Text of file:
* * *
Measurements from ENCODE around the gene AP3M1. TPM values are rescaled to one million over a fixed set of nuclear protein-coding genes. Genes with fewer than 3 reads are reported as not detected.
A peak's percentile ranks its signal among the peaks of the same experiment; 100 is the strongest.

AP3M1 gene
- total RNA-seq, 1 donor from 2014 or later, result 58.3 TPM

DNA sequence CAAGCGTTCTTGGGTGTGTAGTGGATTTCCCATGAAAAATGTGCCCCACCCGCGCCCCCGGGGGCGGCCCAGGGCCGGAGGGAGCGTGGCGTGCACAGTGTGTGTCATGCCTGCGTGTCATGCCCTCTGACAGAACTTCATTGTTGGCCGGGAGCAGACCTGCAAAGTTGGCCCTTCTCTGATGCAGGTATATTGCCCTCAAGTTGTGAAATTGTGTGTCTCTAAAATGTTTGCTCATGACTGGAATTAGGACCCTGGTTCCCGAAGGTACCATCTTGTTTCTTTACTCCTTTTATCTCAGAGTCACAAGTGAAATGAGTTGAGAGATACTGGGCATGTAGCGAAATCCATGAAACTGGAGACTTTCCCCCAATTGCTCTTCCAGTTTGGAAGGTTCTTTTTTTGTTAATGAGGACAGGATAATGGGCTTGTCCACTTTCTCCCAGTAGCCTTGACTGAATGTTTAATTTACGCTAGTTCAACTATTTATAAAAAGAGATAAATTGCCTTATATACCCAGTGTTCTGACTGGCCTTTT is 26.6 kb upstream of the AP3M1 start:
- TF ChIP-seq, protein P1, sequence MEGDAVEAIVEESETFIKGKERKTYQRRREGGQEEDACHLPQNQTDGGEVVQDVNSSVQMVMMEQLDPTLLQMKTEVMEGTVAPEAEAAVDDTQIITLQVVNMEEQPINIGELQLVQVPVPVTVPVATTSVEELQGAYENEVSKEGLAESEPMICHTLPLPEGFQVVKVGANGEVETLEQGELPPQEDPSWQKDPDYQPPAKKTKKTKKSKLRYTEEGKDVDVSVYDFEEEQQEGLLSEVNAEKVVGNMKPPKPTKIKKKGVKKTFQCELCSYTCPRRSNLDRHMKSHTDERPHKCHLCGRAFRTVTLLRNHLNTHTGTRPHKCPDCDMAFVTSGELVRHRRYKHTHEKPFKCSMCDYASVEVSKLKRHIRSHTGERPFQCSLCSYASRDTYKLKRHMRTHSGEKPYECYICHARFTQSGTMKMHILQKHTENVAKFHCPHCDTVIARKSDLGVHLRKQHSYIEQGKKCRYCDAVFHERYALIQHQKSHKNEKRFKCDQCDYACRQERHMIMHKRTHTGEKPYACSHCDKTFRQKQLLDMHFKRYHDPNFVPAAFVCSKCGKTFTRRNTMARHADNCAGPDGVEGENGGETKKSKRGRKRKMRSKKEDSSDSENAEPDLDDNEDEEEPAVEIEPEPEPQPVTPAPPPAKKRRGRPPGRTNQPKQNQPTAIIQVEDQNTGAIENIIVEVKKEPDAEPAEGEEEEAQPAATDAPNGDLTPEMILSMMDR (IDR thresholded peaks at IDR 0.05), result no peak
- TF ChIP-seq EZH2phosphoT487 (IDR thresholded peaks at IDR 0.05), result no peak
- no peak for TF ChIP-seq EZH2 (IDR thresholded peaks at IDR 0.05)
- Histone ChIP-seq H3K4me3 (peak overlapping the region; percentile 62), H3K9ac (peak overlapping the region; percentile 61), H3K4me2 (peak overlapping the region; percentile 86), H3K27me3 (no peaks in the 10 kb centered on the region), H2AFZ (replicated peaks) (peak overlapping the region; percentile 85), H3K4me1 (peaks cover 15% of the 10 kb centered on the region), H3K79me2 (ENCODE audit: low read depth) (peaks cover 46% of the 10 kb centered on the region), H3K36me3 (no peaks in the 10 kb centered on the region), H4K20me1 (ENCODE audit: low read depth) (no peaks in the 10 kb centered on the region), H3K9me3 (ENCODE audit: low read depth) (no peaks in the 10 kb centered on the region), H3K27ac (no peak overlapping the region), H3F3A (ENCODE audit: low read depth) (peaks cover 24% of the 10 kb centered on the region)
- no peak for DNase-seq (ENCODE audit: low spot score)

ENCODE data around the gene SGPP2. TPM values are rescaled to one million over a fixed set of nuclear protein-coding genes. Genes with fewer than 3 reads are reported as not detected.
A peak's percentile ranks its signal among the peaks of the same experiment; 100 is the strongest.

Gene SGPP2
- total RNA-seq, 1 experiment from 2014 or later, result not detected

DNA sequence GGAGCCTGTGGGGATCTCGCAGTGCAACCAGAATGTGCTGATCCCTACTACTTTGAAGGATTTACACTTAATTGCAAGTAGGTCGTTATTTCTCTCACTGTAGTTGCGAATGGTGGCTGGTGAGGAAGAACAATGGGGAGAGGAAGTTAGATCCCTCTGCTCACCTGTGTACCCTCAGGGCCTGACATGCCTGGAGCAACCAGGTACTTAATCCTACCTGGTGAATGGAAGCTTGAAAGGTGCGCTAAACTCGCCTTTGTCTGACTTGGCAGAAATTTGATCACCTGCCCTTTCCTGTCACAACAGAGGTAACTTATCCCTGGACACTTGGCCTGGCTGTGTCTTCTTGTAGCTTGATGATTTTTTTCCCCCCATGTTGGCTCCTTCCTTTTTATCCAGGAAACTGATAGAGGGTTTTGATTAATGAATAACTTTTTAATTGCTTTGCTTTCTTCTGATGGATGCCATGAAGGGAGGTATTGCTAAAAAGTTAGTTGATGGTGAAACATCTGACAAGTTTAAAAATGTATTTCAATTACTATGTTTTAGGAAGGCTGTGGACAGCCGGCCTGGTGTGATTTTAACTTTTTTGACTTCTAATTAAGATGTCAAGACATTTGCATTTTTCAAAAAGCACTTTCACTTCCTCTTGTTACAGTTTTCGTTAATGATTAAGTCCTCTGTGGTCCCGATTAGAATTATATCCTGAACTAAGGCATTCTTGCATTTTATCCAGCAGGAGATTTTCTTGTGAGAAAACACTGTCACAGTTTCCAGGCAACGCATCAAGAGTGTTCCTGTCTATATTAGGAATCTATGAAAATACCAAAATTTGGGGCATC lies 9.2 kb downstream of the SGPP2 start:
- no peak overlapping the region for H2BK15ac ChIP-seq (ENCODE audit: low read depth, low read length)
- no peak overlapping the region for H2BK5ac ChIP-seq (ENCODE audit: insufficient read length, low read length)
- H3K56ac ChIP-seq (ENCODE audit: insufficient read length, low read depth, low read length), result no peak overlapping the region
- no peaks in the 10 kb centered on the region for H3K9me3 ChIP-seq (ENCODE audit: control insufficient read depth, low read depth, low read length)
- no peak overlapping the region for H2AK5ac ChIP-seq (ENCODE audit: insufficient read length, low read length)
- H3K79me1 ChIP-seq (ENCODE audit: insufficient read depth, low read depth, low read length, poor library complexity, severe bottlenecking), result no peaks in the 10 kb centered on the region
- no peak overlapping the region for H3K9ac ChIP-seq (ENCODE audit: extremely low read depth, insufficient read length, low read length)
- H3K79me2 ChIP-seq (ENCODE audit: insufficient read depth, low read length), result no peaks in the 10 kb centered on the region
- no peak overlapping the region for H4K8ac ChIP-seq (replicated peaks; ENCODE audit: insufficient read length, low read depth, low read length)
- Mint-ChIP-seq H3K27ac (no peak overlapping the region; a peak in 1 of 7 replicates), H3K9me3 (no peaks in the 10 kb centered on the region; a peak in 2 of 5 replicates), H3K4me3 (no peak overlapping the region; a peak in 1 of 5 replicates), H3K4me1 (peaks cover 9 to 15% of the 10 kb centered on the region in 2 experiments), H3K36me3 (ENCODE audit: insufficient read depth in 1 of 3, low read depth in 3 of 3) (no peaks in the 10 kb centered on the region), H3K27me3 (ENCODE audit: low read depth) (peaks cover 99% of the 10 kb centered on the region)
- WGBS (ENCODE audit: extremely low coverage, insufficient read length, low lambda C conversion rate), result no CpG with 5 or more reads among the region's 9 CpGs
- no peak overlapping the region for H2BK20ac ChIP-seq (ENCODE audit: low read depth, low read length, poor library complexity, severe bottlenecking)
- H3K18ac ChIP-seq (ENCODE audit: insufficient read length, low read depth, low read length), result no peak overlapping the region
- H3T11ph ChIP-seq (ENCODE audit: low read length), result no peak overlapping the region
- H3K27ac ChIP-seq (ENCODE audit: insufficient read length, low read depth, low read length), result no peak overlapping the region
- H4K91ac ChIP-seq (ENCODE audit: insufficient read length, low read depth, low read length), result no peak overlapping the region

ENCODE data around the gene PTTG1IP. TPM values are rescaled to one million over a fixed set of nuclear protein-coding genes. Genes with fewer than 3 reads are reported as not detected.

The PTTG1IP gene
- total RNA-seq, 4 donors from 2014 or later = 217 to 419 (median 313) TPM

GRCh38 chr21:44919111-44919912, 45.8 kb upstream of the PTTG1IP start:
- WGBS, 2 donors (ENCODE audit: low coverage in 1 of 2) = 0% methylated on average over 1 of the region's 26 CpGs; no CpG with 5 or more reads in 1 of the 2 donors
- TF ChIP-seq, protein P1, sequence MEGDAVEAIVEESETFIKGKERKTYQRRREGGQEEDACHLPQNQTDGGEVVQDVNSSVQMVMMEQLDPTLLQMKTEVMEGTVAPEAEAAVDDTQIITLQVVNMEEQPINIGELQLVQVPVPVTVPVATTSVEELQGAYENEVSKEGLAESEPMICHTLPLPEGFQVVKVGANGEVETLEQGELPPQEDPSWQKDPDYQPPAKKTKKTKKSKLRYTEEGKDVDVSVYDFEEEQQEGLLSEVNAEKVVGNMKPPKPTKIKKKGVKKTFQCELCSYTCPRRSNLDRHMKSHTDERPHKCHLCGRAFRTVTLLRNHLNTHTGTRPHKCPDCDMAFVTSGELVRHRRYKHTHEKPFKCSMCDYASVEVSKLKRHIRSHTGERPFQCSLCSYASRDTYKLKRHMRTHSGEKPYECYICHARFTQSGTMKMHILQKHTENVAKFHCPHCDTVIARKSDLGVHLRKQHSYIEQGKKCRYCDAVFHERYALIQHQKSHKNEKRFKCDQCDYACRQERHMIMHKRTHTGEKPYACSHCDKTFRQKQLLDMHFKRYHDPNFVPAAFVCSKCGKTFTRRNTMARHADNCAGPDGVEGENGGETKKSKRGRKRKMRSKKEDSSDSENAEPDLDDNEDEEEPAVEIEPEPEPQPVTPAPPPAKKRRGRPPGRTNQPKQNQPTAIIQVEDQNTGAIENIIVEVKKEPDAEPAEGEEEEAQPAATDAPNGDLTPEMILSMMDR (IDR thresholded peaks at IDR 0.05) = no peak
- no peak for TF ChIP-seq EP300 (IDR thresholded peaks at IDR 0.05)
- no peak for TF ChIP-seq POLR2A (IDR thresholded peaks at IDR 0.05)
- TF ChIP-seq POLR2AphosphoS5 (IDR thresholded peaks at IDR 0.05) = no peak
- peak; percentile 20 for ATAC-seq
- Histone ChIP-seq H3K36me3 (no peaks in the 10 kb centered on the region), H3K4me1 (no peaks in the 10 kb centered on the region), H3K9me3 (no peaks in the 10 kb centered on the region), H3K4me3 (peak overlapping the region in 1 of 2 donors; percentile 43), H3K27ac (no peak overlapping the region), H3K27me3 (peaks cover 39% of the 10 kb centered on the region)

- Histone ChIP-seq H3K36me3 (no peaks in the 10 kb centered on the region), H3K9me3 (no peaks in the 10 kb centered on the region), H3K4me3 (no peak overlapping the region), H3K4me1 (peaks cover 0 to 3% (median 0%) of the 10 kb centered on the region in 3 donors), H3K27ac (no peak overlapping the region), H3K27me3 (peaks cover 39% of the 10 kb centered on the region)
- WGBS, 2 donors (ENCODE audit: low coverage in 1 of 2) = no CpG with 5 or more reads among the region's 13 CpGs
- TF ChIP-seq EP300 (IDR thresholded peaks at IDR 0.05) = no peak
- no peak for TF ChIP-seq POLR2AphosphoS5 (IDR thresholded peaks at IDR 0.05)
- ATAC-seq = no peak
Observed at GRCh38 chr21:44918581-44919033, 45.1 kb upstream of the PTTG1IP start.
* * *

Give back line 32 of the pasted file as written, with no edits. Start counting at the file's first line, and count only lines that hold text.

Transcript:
ENCODE data around the gene PTTG1IP. TPM values are rescaled to one million over a fixed set of nuclear protein-coding genes. Genes with fewer than 3 reads are reported as not detected.